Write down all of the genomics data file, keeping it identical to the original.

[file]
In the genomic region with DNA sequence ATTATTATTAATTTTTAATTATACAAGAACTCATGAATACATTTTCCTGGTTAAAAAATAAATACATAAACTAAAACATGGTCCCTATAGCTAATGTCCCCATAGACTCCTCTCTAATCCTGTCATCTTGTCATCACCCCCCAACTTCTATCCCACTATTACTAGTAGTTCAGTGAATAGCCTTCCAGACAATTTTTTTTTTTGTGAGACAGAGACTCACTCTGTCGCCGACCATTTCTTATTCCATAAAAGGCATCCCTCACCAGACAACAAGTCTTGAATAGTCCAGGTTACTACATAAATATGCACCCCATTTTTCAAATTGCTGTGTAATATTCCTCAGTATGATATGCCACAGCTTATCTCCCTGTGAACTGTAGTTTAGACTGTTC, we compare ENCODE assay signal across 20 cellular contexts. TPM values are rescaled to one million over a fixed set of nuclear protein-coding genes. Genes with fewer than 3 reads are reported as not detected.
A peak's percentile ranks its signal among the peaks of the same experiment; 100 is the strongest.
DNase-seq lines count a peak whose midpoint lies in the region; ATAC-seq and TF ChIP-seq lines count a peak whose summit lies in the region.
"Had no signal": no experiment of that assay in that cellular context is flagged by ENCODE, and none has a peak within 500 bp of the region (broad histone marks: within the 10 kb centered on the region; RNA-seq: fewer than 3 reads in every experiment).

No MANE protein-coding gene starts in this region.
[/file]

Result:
In the genomic region with DNA sequence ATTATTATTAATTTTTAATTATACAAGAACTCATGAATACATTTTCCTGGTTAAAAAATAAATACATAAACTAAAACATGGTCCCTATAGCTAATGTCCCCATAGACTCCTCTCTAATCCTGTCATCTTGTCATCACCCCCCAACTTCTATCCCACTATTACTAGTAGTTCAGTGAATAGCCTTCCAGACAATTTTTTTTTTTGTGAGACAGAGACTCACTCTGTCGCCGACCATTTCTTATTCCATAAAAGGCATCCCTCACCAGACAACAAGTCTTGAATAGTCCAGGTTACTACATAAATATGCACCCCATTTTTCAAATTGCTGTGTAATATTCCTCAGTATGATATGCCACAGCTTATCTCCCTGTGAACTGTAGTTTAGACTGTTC, we compare ENCODE assay signal across 20 cellular contexts. TPM values are rescaled to one million over a fixed set of nuclear protein-coding genes. Genes with fewer than 3 reads are reported as not detected.
A peak's percentile ranks its signal among the peaks of the same experiment; 100 is the strongest.
DNase-seq lines count a peak whose midpoint lies in the region; ATAC-seq and TF ChIP-seq lines count a peak whose summit lies in the region.
"Had no signal": no experiment of that assay in that cellular context is flagged by ENCODE, and none has a peak within 500 bp of the region (broad histone marks: within the 10 kb centered on the region; RNA-seq: fewer than 3 reads in every experiment).

No MANE protein-coding gene starts in this region.